tankless hot water heaters froze - DFW

youngdebFebruary 3, 2011

Ugh. Both of my Rinnai hw heaters froze three days ago. Plumbers thawed one out yesterday and I ran water through it all night, and the damn thing froze again last night anyway.

For both, the external pipes have insulation, but the pipes run down the inside of the wall and that's where the problem seems to lie.

Can anyone tell me how these are normally insulated in cold weather climates? Before my guys come in and start jacking out bricks to insulate them, I'd like to make sure we get it right.

For the record, we had no issues last winter with this, but the weather's been colder for longer than normal. This is an every-ten-years kind of freeze, but I would like to make sure we can withstand it next time.

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hendricus

I'm in Michigan and we run them in inside walls or up thru the floor but not inside an exterior wall.

    Bookmark   February 3, 2011 at 11:25PM
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loves2read

I too am in DFW so know how unusual this persistent, deep cold weather is--and now my backyard has 1 inch of new snow to top it off...
It could be that what froze this time is the water coming IN to the tankless--and that is why you get no flow--no new water came in to fill it since you left it running...

if the ice is in the cold water feeding the tankless then you still could get water at your cold water faucets in other locations in the house--and I assume your cold water is not stopped from what you said...

Adding insulation to pipes inside that exterior wall would not be done through taking off the bricks--
they would remove the tankless from the wall and open up the sheetrock--and if the freeze IS in that water line and it splits it--then the sheetrock will have to come off anyway

You better get a plumber out to open up the wall behind the tankless and see if they can thaw the line
OR you need to keep that hot water faucet turned on and hope that the thaw will happen w/o bursting a pipe

If you can't get plumber out to find/fix the problem before the thaw Saturday then you better go get "key" to turn off your water at the street meter Friday and try to drain the lines to minimize the damage if the pipe bursts...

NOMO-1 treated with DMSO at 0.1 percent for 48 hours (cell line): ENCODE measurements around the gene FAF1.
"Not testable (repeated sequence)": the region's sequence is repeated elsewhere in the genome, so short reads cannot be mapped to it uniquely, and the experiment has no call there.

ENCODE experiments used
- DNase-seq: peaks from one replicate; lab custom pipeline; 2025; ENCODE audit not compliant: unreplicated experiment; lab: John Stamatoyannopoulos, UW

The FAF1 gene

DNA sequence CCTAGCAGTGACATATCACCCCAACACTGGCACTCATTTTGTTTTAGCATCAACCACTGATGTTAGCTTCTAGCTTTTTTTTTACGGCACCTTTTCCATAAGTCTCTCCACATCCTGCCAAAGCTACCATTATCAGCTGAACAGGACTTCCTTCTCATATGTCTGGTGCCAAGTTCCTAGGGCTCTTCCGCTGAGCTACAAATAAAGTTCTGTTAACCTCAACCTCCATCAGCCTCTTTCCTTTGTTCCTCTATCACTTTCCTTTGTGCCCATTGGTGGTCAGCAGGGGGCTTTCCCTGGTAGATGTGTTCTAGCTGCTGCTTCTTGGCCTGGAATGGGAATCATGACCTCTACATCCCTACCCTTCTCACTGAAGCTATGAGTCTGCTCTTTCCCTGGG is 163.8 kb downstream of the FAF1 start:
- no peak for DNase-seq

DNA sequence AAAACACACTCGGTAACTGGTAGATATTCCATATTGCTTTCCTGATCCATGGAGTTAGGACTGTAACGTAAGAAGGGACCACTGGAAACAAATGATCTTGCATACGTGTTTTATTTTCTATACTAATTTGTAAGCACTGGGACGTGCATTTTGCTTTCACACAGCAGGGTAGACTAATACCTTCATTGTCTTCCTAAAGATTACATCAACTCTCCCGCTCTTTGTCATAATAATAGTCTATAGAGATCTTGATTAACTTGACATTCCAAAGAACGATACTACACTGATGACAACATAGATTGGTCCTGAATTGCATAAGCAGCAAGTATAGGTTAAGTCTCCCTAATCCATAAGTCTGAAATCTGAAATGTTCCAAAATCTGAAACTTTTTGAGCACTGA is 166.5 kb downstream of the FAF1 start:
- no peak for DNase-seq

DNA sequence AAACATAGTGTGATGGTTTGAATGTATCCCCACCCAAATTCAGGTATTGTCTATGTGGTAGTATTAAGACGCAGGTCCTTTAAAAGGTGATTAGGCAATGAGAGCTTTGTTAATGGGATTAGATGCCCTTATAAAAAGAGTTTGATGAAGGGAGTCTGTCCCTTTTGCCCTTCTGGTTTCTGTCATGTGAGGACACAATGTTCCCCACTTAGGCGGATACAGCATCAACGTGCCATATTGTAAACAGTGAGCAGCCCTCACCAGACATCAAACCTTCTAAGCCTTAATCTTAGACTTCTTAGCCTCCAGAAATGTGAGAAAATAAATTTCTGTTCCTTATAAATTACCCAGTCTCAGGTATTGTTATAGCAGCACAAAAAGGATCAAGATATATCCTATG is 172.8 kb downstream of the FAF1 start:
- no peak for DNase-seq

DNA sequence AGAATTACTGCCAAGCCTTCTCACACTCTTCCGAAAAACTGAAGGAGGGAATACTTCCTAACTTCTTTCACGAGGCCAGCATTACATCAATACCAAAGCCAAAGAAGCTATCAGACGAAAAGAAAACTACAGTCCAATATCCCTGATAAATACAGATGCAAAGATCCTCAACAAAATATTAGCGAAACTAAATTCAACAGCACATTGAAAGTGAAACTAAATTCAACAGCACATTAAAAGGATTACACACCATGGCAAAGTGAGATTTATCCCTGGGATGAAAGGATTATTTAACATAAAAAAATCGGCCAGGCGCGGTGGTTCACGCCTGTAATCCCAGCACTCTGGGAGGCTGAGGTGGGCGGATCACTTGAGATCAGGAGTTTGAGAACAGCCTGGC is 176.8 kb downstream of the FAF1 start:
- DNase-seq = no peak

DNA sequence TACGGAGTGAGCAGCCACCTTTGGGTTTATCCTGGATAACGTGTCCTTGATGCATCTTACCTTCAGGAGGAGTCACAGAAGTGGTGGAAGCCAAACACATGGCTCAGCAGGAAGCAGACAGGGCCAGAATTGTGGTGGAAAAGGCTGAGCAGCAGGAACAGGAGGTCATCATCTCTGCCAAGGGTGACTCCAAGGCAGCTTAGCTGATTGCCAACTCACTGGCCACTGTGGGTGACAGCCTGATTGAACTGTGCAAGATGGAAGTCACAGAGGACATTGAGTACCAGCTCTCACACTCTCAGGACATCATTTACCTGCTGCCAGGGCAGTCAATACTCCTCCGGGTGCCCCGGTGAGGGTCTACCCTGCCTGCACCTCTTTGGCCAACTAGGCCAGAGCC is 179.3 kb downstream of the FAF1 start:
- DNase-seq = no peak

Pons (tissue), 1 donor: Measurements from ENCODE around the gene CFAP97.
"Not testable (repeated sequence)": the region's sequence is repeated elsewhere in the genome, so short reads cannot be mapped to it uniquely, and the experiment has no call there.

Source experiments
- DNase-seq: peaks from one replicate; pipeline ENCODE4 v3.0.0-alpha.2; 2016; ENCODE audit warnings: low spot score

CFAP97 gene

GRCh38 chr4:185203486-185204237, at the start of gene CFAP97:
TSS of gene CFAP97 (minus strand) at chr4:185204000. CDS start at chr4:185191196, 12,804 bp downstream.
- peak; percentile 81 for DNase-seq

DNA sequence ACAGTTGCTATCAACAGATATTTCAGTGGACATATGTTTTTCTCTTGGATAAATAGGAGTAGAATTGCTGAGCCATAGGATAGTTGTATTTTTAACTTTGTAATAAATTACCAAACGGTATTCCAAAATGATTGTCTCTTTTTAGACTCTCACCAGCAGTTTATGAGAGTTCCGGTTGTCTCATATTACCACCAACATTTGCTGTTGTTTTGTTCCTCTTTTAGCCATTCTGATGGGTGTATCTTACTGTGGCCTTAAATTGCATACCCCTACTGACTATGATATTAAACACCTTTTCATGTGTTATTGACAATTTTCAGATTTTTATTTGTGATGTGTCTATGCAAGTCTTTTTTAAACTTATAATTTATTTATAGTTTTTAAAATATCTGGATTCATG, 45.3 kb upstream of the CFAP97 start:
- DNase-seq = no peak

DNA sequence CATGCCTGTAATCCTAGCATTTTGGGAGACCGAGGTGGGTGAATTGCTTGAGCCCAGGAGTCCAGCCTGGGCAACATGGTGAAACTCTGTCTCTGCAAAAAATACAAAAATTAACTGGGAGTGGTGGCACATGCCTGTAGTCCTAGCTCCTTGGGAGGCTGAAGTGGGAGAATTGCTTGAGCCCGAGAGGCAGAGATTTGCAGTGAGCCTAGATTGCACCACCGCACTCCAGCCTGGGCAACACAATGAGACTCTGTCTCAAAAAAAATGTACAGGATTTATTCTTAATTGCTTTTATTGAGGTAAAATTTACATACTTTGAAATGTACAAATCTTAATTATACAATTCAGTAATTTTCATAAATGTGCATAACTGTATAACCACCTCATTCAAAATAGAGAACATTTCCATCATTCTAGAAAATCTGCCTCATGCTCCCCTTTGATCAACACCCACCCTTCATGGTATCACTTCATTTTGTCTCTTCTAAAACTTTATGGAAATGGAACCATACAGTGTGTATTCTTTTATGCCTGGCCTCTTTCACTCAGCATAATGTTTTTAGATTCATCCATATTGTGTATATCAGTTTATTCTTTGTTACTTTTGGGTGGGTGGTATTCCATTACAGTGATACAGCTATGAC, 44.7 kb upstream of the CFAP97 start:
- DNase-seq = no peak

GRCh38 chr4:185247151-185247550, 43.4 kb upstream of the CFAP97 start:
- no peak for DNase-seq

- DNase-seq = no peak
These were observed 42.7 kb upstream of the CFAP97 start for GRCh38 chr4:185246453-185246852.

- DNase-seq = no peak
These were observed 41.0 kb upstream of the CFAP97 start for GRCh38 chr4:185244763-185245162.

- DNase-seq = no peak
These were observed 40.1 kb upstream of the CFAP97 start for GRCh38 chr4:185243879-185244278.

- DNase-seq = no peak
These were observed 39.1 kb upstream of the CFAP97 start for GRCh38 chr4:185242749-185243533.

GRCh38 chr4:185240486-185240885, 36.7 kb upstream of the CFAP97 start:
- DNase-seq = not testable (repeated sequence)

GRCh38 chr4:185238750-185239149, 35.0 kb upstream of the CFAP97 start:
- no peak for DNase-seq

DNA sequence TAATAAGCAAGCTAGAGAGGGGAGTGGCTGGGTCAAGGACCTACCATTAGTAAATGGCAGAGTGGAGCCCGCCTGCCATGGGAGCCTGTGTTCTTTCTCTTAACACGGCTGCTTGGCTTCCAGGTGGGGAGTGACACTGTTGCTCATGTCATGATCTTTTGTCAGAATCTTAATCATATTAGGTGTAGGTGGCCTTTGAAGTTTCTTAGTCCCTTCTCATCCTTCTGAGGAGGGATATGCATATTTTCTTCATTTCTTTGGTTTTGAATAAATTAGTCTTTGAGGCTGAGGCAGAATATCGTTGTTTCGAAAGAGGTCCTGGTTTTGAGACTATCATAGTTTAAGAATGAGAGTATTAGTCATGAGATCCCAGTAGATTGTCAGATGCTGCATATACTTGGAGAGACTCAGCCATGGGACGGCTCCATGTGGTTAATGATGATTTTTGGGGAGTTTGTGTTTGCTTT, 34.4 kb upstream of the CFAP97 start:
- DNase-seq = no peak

that can be hard to do because those street valves can stick or freeze up themselves--so be careful

    Bookmark   February 4, 2011 at 4:31AM
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joed

If they must be in an outside wall then the insulation only goes on the outside. Nothing goes between the pipe and the inside of the house. This give the inside heat a chance to keep the pipe from freezing.

    Bookmark   February 4, 2011 at 8:18AM
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zl700

These heaters are outside and not freezing because of their freeze protection mode (use energy though) and the heat from units are protecting some of the wrapped pipes but not out far enough?

Concentrated heat tape installed up to wall is the best bet.

    Bookmark   February 4, 2011 at 7:26PM
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youngdeb

They both defrosted with no problem today, I'm thinking we need hear tape installations as well...as soon as weather permits. Thanks guys!

Deb

    Bookmark   February 4, 2011 at 7:29PM
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thull

Not to feed/encourage the spammer, but I missed this on the first go-around. Our Noritz is outside, and the exterior pipe is insulated, plus I have a self-regulating heat tape that is under the insulation. I plug it in in the fall and unplug it after the last freeze in the spring. Not uber efficient, but I didn't want to go to the expense/hassle of putting a thermostat on the tape.

The pipes are copper, and I suspect conductive enough that the heat tape takes care of the couple of feet that are inside the exterior wall and adjacent to the part that's heated.

    Bookmark   April 25, 2011 at 3:06PM
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